Round 2! How was everyone’s time off?
As we look towards the winter term and our final projects, I found this week’s subject of particular value to our goal of digitizing our respective manuscripts. While we have the advantage of working with these beautiful artifacts, to touch, admire & analyze them, are the two-dimensional reproductions that we will finally produce sufficient representations of the original? Not in the sense of our qualifications for this type of work, but rather, regarding what is lost with the process of digitization?
In thinking of the standard e-book, or computer screen, there is no way (yet) to: feel the pages, to smell the paper, to comparatively weigh individual works… to quote the McKitterick reading, readers/observers “generally require some prior knowledge of the physical form of the original object” (pg.1) in order to make accurate assessments.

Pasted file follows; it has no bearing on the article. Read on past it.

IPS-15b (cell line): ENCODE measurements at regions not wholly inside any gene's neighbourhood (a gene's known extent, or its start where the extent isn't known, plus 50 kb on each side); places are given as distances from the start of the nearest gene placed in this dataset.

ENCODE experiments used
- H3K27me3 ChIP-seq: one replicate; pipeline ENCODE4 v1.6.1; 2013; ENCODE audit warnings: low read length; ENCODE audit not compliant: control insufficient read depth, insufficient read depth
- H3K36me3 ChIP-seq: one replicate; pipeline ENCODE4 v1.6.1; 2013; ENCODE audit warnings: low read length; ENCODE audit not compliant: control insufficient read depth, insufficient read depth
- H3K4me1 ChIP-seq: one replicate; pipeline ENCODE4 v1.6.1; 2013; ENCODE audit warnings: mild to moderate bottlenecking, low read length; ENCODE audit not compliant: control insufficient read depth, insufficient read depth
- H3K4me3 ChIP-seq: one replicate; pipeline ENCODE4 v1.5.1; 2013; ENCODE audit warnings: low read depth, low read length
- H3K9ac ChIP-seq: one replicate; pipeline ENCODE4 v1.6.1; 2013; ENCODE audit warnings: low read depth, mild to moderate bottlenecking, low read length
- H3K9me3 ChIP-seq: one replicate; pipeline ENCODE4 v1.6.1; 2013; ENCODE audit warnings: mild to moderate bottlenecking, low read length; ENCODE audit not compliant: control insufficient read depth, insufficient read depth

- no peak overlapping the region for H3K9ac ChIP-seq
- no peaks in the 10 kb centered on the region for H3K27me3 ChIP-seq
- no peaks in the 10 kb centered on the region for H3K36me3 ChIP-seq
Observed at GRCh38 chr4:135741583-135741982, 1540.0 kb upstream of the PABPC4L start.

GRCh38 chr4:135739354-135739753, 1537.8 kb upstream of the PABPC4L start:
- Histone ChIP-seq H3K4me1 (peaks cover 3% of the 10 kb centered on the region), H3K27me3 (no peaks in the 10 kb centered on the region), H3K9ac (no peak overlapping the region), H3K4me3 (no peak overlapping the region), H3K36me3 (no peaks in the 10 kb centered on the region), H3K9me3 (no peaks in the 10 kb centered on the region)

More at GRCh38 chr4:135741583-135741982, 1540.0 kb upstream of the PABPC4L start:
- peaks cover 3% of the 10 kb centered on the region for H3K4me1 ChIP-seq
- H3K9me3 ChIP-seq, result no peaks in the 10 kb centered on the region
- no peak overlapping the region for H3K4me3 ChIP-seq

After reading “Futures of the Book” & “The past in pixels”, I was both concerned and enthralled for the future of print-form, but mostly excited for the prospect of a hybrid form of digitized artifacts or literature. I love the idea of projects like the Social Edition of the Devonshire Manuscript, which try to eliminate participatory barriers. I shudder at the idea that a single person’s rash commentary could decide any future consideration of a literary work, such as with one made for the Edinburgh Review (McKitterick, pg.9).
Questions to keep in mind:
-Besides financial concerns, what are some reasons academic institutions consider digitizing and/or using digital versions of books, specifically? What are some advantages of these ‘digital editions’? Disadvantages?
-Why do you think there is still a lack of a trade standard for e-publications? What are the possible ramifications for the distribution of literary material? -Vs. the accessibility of a paper book?
-Taking into account our readings, what does “there is no such thing as a duplicate” mean to you?